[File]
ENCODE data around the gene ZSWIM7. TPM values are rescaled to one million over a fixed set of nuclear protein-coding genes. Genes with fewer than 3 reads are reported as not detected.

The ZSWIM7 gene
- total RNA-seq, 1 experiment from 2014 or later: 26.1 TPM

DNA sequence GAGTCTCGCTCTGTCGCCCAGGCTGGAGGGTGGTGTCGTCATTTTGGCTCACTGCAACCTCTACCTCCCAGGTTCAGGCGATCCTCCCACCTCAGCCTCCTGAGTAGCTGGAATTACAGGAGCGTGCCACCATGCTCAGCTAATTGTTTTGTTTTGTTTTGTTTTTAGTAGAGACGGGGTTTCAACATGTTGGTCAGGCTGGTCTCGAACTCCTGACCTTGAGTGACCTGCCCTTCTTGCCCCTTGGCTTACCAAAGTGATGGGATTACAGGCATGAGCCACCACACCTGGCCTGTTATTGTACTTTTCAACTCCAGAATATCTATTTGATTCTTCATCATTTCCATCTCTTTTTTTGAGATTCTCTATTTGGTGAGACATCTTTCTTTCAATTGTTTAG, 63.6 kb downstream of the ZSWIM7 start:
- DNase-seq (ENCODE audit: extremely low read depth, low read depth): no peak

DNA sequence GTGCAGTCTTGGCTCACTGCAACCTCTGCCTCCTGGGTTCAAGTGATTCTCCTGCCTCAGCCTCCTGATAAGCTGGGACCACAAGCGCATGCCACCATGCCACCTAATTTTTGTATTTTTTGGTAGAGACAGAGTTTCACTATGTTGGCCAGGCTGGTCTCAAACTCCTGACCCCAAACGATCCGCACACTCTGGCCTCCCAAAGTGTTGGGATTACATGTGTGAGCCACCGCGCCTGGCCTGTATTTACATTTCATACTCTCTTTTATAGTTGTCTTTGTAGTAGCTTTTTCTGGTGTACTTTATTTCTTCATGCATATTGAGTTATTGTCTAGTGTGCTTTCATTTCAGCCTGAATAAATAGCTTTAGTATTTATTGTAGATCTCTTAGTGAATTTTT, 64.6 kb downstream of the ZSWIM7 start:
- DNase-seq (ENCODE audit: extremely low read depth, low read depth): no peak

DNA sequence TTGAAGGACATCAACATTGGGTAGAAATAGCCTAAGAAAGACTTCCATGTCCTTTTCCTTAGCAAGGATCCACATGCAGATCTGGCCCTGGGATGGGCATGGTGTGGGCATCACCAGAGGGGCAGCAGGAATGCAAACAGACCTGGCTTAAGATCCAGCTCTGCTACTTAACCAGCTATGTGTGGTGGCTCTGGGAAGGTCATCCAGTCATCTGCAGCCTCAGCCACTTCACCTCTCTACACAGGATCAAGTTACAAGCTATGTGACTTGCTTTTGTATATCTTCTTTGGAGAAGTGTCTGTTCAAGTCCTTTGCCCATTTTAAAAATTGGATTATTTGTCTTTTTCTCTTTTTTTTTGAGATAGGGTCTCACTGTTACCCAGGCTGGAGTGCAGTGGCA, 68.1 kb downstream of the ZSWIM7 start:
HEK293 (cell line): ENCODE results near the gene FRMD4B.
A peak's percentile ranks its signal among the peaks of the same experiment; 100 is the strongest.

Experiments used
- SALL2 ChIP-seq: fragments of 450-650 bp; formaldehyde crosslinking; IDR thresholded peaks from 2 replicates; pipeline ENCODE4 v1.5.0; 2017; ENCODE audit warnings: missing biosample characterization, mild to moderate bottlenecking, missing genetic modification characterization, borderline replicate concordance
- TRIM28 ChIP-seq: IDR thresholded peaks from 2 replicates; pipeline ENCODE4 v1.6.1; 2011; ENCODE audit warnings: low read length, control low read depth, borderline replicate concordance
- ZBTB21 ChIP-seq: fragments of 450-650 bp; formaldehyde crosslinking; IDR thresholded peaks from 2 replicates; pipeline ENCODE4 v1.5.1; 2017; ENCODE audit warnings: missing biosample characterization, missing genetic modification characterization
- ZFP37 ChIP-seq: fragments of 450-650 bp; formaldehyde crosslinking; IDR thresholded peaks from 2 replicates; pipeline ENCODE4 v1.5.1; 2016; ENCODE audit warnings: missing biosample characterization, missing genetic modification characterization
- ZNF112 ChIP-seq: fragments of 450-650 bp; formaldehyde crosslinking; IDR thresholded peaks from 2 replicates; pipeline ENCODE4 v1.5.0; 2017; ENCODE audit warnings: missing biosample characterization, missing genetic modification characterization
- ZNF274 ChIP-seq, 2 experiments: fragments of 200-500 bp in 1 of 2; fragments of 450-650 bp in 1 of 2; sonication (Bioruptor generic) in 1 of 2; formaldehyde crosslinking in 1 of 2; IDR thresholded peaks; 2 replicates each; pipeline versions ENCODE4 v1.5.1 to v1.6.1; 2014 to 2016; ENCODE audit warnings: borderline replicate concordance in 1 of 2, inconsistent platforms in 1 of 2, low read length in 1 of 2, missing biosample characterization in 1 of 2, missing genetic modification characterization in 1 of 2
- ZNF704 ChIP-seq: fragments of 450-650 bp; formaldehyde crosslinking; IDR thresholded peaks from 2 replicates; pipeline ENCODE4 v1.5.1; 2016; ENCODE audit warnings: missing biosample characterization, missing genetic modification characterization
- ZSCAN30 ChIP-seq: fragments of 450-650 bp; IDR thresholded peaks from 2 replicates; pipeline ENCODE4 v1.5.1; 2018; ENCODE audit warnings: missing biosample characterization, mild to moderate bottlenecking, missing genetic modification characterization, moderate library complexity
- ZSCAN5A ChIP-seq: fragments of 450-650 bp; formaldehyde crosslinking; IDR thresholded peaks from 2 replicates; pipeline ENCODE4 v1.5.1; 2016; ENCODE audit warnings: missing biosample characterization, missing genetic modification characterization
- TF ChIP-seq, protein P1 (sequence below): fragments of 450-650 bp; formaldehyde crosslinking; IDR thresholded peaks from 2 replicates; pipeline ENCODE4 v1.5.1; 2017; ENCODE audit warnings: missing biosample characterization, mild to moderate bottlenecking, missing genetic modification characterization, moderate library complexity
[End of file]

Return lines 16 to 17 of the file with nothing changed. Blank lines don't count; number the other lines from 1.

- ZNF112 ChIP-seq: fragments of 450-650 bp; formaldehyde crosslinking; IDR thresholded peaks from 2 replicates; pipeline ENCODE4 v1.5.0; 2017; ENCODE audit warnings: missing biosample characterization, missing genetic modification characterization
- ZNF274 ChIP-seq, 2 experiments: fragments of 200-500 bp in 1 of 2; fragments of 450-650 bp in 1 of 2; sonication (Bioruptor generic) in 1 of 2; formaldehyde crosslinking in 1 of 2; IDR thresholded peaks; 2 replicates each; pipeline versions ENCODE4 v1.5.1 to v1.6.1; 2014 to 2016; ENCODE audit warnings: borderline replicate concordance in 1 of 2, inconsistent platforms in 1 of 2, low read length in 1 of 2, missing biosample characterization in 1 of 2, missing genetic modification characterization in 1 of 2